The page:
We came back to the camp for lunch and then went to another village. The income from the Damaraland Camp helps to compensate the farmers for loss of livestock due to predators. We were guided around by a teenage boy, named ..... On their farm they have  over 500 goats, sheep  and ... donkeys. They sell these goats to people who need goat milk or breeding females or males. Sometimes they slaughter the animals but not often. The family has about 5 dogs who are there to protect the animals by barking when a predator animal comes on the property. These dogs are very skinny...ribs showing....and very dirty. They are not pets. Their food is fruit and meat...not sure where the meat comes from. They have chickens which are kept in a "hen house" about 6 feet by 10 feet and are sometimes let out to scratch. They eat the eggs.

They built a garden, quite big, enclosed with a 10 foot high fence. They also electrified it using solar energy. This was supposed to keep the elephants out. But elephants have thick skin and they could care less about some puny solar electric fence. They just ran over it and destroyed the garden including the family's banana, guava, orange, and lime trees. One day when he and his grandfather have time they will replant this garden, along with getting a larger solar collector so it will generate more electricity.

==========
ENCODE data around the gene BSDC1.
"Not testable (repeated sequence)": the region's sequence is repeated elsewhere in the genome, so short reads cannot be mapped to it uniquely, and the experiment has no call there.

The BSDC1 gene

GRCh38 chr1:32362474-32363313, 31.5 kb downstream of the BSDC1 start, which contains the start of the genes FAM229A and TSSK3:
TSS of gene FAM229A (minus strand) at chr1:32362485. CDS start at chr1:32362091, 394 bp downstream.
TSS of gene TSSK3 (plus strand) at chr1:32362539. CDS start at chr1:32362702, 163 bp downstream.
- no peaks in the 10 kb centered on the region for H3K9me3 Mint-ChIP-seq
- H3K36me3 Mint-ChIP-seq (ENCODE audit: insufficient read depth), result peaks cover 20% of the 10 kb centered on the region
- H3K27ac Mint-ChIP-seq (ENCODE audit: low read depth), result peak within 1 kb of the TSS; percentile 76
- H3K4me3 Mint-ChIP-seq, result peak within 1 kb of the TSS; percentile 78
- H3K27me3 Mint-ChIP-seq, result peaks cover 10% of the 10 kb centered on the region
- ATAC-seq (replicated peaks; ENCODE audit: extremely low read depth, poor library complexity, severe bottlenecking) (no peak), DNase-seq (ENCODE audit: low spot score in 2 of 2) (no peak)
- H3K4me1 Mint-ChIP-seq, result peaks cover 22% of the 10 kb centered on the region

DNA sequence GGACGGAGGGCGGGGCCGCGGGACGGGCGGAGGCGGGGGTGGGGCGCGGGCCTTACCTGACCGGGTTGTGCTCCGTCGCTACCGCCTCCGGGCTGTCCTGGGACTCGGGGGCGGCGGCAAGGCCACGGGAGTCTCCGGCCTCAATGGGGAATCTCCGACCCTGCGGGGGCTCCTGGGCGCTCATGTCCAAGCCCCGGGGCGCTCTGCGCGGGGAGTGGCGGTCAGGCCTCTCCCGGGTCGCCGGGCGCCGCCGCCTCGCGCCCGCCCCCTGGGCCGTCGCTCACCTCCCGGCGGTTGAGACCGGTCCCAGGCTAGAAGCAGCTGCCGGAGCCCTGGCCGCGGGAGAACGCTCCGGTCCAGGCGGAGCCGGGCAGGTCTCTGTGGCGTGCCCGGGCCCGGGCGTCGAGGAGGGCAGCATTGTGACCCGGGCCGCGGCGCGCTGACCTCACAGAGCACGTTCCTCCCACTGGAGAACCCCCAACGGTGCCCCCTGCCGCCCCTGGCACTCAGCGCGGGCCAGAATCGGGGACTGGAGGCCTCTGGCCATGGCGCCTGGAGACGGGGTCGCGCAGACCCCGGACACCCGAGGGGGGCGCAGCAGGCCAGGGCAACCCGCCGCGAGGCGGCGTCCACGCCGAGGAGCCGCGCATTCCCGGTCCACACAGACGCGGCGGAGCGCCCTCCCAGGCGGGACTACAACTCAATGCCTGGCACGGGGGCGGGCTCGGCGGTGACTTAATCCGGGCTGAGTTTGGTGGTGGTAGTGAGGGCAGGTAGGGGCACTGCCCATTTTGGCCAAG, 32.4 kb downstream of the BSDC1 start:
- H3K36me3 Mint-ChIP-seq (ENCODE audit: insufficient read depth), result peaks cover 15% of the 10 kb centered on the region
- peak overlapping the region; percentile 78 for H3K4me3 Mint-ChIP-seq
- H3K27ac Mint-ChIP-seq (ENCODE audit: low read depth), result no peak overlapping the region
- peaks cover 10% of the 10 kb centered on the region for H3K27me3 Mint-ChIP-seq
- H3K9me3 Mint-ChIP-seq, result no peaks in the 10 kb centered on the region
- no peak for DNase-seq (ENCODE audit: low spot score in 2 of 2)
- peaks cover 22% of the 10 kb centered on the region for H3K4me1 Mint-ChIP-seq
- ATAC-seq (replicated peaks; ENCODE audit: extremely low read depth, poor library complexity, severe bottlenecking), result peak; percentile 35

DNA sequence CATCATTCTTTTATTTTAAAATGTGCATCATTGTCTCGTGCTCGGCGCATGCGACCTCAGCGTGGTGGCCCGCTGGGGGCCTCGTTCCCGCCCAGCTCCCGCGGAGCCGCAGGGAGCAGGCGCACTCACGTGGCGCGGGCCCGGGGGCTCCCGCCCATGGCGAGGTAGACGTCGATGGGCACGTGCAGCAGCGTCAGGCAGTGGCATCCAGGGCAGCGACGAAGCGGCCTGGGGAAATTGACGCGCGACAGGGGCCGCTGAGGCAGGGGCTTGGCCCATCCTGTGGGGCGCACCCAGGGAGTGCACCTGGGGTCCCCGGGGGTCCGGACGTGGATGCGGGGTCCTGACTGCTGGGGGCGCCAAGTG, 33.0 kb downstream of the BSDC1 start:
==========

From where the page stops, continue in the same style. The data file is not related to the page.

The family also makes money by supplying the lodge we were staying with water. The women here do the lodge's laundry. The income from the Damaraland Camp helps to compensate the farmers for loss of livestock due to predators.

For dinner that night we had to walk away from the lodge in the dark. When we got to our destination there were fires to light the area and a buffet for all the guests. The staff sang us the African Union Anthem and the Namibian National Anthem and a welcome song. Just after dessert was served they came out singing an anniversary song holding a cake which they had baked for our anniversary. When we got back to our room there was a bucket of ice with champagne and many lit candles. It was a lovely way to end the stay at our favorite B&B so far.


  1. I loved this point of view with all 3 of you chiming in...and I think the description of "teeth rattling, spine jarring, genital jarring " was a perfect visualization. :) ~~Alex

    1. haha! Thanks Alex! They do have fun writing these....

  2. Incredible to even just read about these experiences. I can't imagine actually living them. What a boat load of mind-boggling memories you all will have! - Jill

    1. Hi Jill! Thanks for reading...
      And yes, between living here, and having this really great vacation with my parents, I feel like a very, very lucky girl! And by the way, you should come visit, or at least, at some point, visit Namibia and South Africa :) Hope you are well!

  3. Replies
    1. You must come over and visit Southern Africa! You would LOVE it!! Put it on your list.... :)